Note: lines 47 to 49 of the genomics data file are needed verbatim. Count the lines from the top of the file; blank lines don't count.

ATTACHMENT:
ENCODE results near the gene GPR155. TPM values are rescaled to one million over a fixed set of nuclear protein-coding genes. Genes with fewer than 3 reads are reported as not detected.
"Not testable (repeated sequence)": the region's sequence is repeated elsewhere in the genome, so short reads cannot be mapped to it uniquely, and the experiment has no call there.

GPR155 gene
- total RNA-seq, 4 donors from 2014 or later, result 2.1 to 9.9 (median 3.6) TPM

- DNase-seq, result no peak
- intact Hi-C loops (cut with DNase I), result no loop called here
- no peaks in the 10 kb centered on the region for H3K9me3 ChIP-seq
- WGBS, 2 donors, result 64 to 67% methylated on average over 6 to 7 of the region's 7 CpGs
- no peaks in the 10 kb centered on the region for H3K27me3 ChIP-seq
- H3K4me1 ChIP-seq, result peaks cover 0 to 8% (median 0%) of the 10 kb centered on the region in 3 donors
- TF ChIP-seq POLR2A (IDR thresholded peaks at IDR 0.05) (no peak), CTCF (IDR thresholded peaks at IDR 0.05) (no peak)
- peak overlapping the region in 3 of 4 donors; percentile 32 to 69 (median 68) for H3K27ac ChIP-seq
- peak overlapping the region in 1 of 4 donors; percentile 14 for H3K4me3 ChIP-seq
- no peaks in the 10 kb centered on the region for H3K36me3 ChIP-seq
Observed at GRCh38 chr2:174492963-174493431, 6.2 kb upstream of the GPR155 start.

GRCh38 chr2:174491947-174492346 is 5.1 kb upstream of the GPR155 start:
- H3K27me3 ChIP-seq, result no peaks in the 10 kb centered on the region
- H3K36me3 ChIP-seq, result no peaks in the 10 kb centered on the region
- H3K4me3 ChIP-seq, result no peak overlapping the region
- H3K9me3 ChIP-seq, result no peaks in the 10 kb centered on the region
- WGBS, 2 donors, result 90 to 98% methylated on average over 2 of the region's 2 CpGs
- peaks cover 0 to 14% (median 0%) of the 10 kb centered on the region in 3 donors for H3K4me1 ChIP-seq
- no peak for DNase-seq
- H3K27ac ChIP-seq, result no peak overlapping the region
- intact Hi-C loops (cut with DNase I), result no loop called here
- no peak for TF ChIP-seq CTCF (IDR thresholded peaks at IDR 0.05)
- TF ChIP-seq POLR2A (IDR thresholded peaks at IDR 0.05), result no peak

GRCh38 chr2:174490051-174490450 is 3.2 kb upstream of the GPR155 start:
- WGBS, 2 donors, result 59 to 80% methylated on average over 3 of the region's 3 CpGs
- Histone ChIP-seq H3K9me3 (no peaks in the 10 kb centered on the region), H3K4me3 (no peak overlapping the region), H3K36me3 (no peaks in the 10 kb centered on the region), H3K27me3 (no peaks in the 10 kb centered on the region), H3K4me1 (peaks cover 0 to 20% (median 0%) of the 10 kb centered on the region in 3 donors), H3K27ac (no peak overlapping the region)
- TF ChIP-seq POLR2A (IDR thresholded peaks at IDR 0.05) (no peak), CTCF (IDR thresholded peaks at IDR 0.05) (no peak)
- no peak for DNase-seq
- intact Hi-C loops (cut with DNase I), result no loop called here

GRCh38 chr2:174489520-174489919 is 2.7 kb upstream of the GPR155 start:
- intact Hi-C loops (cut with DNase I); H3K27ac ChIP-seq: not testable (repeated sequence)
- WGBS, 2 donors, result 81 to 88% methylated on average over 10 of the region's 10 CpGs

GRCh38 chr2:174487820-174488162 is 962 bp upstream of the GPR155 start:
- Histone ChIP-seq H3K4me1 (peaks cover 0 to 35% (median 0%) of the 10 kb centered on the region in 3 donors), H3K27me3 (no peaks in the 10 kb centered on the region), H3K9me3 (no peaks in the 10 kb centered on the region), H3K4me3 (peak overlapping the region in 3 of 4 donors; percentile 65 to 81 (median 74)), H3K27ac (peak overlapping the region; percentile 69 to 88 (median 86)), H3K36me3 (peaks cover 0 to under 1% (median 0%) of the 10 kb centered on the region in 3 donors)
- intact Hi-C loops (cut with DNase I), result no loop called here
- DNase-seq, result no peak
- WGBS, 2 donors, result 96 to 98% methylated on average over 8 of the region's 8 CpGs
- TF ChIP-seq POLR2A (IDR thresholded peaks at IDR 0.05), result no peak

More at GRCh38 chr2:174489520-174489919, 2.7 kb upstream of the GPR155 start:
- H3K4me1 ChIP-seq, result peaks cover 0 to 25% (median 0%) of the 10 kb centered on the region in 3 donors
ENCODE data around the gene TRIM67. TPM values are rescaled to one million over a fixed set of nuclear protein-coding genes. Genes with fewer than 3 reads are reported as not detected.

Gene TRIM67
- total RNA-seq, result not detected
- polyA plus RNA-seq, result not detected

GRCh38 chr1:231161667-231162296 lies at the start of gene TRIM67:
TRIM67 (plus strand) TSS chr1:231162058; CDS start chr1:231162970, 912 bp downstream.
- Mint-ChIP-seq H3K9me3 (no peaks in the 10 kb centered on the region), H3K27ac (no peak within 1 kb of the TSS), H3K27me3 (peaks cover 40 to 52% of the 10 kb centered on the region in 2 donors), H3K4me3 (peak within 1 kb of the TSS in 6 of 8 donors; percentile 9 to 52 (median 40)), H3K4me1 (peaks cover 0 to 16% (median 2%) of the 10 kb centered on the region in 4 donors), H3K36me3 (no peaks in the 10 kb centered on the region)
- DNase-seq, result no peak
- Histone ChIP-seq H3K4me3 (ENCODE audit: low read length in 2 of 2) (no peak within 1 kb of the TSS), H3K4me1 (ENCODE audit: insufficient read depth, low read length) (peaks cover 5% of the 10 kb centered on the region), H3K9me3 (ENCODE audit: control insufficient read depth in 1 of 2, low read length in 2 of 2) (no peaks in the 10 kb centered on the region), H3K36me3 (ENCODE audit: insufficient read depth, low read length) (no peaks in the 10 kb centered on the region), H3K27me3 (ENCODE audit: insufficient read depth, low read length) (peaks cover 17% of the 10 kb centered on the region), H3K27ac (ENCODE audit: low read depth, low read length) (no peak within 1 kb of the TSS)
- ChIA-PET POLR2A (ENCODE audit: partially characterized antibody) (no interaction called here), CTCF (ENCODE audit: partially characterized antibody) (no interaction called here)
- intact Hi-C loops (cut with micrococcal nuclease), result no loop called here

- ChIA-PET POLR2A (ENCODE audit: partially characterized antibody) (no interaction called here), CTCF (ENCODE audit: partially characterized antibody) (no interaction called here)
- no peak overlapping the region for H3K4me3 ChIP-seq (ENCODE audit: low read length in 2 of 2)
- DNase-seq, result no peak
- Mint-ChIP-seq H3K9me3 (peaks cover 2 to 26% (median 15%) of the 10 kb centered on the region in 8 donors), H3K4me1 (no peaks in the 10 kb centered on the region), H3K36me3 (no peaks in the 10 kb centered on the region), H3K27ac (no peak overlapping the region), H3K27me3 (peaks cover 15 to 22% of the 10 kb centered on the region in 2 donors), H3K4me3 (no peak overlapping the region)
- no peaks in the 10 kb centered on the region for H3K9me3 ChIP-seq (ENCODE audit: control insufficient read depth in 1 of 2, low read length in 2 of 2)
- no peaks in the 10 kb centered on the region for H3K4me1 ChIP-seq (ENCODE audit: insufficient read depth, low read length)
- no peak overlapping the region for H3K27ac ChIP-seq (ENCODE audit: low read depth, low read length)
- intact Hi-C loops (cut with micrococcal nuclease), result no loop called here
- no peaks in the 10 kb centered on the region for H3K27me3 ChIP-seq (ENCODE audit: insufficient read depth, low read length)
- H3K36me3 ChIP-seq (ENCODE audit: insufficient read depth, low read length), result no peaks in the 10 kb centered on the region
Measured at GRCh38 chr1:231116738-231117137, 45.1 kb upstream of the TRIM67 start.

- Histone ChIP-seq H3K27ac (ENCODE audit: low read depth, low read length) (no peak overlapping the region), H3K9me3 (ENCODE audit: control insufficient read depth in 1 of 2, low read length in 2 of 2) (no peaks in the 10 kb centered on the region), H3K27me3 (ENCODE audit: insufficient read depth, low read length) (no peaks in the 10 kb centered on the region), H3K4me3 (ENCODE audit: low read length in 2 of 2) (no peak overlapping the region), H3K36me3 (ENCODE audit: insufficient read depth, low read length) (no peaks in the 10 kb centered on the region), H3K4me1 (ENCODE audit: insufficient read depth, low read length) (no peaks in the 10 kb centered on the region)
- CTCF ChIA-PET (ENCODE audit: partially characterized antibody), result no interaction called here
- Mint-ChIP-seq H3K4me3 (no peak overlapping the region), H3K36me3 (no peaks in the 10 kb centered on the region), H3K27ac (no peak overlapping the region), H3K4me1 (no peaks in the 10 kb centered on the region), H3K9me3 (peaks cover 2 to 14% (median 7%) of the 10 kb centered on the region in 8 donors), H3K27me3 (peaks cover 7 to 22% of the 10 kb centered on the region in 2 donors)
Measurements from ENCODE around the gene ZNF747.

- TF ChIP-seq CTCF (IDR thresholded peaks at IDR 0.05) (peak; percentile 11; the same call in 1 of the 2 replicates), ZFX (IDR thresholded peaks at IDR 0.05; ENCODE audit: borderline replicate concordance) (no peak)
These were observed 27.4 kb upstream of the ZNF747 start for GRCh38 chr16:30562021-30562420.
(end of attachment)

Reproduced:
- total RNA-seq, result not detected
- polyA plus RNA-seq, result not detected

GRCh38 chr1:231161667-231162296 lies at the start of gene TRIM67: